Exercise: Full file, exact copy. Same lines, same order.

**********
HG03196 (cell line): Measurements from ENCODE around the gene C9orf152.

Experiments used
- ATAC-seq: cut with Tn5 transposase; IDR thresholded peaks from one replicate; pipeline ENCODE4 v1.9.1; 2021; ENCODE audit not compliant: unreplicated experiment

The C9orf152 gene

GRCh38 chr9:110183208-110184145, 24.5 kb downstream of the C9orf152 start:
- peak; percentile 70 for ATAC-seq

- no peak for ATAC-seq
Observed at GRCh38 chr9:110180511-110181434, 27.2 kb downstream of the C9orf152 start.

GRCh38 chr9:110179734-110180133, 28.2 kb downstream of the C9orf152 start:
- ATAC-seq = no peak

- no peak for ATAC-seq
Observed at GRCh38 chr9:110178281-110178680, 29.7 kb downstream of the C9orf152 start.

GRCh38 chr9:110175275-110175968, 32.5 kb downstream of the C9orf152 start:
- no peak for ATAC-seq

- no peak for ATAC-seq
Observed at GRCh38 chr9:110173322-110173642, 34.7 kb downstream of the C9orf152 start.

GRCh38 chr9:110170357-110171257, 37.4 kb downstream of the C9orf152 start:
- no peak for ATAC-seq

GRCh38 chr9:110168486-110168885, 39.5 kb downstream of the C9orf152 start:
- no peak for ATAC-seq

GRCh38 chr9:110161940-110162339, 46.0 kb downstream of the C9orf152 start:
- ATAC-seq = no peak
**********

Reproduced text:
HG03196 (cell line): Measurements from ENCODE around the gene C9orf152.

Experiments used
- ATAC-seq: cut with Tn5 transposase; IDR thresholded peaks from one replicate; pipeline ENCODE4 v1.9.1; 2021; ENCODE audit not compliant: unreplicated experiment

The C9orf152 gene

GRCh38 chr9:110183208-110184145, 24.5 kb downstream of the C9orf152 start:
- peak; percentile 70 for ATAC-seq

- no peak for ATAC-seq
Observed at GRCh38 chr9:110180511-110181434, 27.2 kb downstream of the C9orf152 start.

GRCh38 chr9:110179734-110180133, 28.2 kb downstream of the C9orf152 start:
- ATAC-seq = no peak

- no peak for ATAC-seq
Observed at GRCh38 chr9:110178281-110178680, 29.7 kb downstream of the C9orf152 start.

GRCh38 chr9:110175275-110175968, 32.5 kb downstream of the C9orf152 start:
- no peak for ATAC-seq

- no peak for ATAC-seq
Observed at GRCh38 chr9:110173322-110173642, 34.7 kb downstream of the C9orf152 start.

GRCh38 chr9:110170357-110171257, 37.4 kb downstream of the C9orf152 start:
- no peak for ATAC-seq

GRCh38 chr9:110168486-110168885, 39.5 kb downstream of the C9orf152 start:
- no peak for ATAC-seq

GRCh38 chr9:110161940-110162339, 46.0 kb downstream of the C9orf152 start:
- ATAC-seq = no peak